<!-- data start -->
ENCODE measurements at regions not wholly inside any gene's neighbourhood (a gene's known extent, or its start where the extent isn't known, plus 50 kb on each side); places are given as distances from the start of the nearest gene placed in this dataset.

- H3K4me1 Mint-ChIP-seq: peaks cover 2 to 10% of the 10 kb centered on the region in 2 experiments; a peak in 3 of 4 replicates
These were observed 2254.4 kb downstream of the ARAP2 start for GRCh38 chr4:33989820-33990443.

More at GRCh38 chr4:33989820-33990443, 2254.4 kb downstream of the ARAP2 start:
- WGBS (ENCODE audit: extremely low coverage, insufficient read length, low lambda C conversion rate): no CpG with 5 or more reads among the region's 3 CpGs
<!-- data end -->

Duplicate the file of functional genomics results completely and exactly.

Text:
ENCODE measurements at regions not wholly inside any gene's neighbourhood (a gene's known extent, or its start where the extent isn't known, plus 50 kb on each side); places are given as distances from the start of the nearest gene placed in this dataset.

- H3K4me1 Mint-ChIP-seq: peaks cover 2 to 10% of the 10 kb centered on the region in 2 experiments; a peak in 3 of 4 replicates
These were observed 2254.4 kb downstream of the ARAP2 start for GRCh38 chr4:33989820-33990443.

More at GRCh38 chr4:33989820-33990443, 2254.4 kb downstream of the ARAP2 start:
- WGBS (ENCODE audit: extremely low coverage, insufficient read length, low lambda C conversion rate): no CpG with 5 or more reads among the region's 3 CpGs